Organisation - June 29, 2020

How WUR can respond to the coronavirus crisis

Text:
Albert Sikkema
1

WUR should invest in online education and IT, and should expect to cut its budget by 5 to 10 million euros, an internal taskforce has advised in a report for WUR on the impact of the coronavirus. The main recommendation is: sharpen up the strategic plan.

© Aurora Photo Guy Ackermans

WUR should invest in online education and IT, and should expect to cut its budget by 5 to 10 million euros, an internal taskforce has advised in a report for WUR on the impact of the coronavirus. The main recommendation is: sharpen up the strategic plan.

We are already seeing the first consequences of the coronavirus crisis: a drop in numbers of international students, especially from outside the EU. The expectation expressed in the report, ‘WURld after the curve’, is that fewer students will actually come to Wageningen, while more will opt for online education. Fortunately, WUR is a frontrunner with its online courses.


More flexible
Online education is here to stay. The Wageningen degree programmes should create blended learning programmes with more online and less face-to-face teaching and learning. The taskforce thinks this can be done without sacrificing the quality or the small-scale interaction Wageningen is known for. It also foresees an increasing demand for modular education elements, which degree students and short-course participants can take at times that suit them. WUR can respond to this demand with combinations of online education that the university offers ‘free’ online, and fee-paying education on the campus. The need for flexible timetabling will increase, so teachers will have to have a more flexible attitude to their working hours.

Now we need to decide what we are really good at, and concentrate on that
Martin Scholten, chair of the ‘WURld after the curve’ taskforce

The increase in online education will reduce the need for places on the campus for working and studying, so WUR can save on new buildings. Education will become more sustainable on other ways too: less printed teaching material and less travel will be necessary.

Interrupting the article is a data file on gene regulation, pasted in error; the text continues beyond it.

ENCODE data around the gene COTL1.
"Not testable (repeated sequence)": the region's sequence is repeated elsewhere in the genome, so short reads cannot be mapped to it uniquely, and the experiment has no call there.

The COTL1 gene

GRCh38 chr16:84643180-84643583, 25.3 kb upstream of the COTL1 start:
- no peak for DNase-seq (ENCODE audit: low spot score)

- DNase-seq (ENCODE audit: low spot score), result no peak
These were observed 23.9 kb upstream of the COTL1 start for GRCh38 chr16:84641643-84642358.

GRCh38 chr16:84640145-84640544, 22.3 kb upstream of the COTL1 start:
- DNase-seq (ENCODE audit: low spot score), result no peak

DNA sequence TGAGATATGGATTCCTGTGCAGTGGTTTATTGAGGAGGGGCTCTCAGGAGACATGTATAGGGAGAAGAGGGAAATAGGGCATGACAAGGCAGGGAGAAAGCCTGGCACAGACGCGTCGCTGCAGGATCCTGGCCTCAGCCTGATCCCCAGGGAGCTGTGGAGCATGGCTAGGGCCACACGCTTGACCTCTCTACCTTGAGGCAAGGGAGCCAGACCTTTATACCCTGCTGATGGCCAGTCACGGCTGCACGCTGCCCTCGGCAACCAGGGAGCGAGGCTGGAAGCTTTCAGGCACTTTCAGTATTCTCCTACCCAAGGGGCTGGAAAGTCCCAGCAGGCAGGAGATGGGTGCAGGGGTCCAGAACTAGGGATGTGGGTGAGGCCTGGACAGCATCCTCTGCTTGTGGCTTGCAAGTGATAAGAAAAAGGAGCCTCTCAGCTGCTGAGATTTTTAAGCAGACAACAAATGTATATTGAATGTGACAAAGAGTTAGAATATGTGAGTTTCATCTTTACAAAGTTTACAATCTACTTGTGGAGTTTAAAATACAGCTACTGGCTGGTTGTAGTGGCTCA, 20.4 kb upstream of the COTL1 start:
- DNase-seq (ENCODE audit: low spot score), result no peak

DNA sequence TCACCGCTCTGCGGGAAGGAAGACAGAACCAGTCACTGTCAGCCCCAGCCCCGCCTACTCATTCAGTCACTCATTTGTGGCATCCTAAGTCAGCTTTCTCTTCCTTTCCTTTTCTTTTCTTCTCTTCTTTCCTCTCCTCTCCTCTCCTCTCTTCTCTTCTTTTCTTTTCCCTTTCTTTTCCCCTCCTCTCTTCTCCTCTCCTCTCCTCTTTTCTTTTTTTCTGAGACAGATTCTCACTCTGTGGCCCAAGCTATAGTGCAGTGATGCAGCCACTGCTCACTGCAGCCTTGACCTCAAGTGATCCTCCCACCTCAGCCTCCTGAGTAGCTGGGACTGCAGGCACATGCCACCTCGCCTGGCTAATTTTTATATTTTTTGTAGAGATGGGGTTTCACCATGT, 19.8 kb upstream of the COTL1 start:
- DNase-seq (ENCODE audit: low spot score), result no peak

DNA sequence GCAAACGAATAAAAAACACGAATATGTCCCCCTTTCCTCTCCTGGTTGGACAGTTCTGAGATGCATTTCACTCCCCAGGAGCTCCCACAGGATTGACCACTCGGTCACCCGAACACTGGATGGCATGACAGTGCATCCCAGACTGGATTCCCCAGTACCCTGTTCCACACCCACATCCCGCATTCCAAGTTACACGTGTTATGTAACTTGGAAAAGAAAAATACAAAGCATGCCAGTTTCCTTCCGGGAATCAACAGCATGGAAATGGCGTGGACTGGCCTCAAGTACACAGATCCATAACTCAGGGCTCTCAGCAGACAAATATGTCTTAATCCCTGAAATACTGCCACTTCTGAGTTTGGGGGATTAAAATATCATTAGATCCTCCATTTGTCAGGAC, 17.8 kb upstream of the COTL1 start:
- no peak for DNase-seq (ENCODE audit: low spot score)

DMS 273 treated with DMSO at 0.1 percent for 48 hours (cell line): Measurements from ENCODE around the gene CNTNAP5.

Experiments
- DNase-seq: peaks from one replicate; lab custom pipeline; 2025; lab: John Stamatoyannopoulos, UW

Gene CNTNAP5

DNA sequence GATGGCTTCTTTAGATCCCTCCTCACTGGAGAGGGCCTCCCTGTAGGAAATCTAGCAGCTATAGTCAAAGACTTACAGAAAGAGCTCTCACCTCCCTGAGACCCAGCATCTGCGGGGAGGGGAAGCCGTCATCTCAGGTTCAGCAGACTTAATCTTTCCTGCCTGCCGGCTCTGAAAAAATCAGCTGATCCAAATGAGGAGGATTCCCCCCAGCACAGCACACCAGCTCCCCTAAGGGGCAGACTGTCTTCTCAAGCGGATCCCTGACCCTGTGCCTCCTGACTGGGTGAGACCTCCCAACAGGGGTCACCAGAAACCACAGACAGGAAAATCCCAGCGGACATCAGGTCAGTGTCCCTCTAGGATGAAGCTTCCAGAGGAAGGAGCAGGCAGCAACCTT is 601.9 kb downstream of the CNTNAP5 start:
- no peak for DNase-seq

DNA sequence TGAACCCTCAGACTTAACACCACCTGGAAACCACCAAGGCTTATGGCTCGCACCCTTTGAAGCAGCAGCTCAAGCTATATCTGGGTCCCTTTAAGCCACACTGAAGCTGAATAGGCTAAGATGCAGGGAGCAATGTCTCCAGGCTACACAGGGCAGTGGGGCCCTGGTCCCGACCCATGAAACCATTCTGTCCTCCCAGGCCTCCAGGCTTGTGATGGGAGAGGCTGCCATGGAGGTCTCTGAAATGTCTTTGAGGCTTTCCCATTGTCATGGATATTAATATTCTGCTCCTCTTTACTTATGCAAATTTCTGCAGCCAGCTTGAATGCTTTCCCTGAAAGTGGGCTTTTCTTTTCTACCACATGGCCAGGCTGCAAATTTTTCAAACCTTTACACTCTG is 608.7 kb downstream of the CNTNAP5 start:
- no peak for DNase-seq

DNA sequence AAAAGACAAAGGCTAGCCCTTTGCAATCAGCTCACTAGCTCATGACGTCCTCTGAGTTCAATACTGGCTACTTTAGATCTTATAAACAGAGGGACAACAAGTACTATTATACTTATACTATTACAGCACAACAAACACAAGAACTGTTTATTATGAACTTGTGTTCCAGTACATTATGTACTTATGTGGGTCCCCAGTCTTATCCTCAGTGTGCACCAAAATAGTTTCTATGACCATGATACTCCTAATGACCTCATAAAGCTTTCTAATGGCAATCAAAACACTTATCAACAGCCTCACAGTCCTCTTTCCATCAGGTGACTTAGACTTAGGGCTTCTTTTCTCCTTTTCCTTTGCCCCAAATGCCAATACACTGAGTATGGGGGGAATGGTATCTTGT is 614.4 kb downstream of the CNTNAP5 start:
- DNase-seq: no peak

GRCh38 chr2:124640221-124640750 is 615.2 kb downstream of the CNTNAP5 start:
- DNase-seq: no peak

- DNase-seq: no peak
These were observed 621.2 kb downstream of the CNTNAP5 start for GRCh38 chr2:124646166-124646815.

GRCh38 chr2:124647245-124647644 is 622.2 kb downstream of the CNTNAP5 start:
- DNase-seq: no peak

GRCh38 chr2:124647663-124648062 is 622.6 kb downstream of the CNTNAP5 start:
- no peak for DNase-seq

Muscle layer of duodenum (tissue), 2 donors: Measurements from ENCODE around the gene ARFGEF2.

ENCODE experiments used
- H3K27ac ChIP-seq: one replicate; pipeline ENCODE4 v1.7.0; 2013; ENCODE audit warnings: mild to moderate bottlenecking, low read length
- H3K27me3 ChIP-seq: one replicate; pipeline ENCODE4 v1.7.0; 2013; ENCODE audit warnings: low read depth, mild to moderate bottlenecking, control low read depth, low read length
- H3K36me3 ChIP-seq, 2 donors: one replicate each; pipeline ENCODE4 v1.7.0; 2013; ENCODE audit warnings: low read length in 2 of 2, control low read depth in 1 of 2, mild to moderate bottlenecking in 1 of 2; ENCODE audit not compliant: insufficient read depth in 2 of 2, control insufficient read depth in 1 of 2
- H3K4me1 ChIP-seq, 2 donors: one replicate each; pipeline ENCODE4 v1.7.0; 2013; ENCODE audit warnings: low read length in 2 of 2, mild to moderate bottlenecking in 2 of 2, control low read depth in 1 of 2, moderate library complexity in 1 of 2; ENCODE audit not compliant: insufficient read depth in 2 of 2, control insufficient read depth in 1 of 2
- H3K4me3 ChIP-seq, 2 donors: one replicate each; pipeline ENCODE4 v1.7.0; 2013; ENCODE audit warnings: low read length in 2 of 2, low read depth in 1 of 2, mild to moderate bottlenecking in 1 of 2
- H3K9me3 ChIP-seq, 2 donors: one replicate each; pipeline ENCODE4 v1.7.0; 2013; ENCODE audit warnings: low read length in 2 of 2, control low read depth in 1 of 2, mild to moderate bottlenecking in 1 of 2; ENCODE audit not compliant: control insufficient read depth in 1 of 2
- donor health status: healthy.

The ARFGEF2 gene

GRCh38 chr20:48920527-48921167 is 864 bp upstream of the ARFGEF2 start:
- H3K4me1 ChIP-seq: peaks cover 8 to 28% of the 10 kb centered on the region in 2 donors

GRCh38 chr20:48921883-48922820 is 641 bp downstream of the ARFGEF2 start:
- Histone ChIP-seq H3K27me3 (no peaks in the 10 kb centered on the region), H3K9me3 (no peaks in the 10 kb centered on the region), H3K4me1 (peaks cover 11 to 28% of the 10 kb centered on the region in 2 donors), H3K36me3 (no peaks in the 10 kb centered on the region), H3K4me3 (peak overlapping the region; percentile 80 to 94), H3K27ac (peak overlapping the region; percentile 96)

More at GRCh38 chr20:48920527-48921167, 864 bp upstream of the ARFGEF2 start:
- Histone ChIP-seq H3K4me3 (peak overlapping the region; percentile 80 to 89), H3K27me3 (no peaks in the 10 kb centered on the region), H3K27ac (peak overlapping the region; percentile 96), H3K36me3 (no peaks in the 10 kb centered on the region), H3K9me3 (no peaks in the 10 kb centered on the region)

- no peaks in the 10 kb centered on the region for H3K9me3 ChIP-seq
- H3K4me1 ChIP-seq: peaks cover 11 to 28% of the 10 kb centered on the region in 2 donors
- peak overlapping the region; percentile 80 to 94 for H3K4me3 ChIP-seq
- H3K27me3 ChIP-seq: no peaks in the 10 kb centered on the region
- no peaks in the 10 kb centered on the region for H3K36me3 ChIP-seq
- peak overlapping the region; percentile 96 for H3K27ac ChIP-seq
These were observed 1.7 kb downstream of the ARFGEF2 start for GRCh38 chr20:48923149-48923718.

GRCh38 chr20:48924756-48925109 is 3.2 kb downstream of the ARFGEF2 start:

Online business
The taskforce also sees new subjects springing up in the WUR domain. The education programme ought to cover themes such as ‘emergency management’, preventive healthcare and digitalization. In the research programme, increased attention will be paid to local and resilient food supply chains, biodiversity in relation to preventive healthcare, and artificial intelligence. Wageningen Research will also feel the effects of the coronavirus outbreak, says the taskforce. There will probably be a fall in research assignments, with less research and interaction taking place on location, but the institutes could make up for that with new online business in the form of software rental, exploitation of databases, and online consultancy.

The big question is: how serious will the economic recession be, how long will it last, and how will it affect WUR? The taskforce outlines three scenarios, but advises the Executive Board to assume the least extreme scenario to start with: one in which WUR’s income drops by 5 to 10 million euros, and in which ‘focus’ and ‘less complexity’ are key.

Reserves
‘There was extra funding for growth in the last few years,’ explains Martin Scholten, chair of the ‘WURld after the curve’ taskforce. ‘Now we need to decide what we are really good at, and concentrate on that. Our proposal is: don’t take too drastic action now, but don’t just sit back and wait either. You can assume that the government will make cuts if there is a recession. If we respond to tomorrow’s demand well, we can partially compensate for that.’

The Executive Board broadly espouses the report’s recommendations, and wants to discuss them in the various subsections of the organization, and in the WUR Council. The conclusions will form the basis for the budget and annual plans for both the university and Wageningen Research for 2021.

On 9 July, there will be a Finding Answers Together meeting on this report, which students and staff can sign up for.

 

Re:actions 1

  • S

    In my opinion online education is a BIG downgrade from in person education. You miss out on so many aspects when following courses online, from a learning perspective but also from a social/mental health perspective. The university shouldnt treat students a a milking cow, aiming to reduce costs as most as possible. Instead it should aim to provide the highest level of education possible, which is physical face to face.

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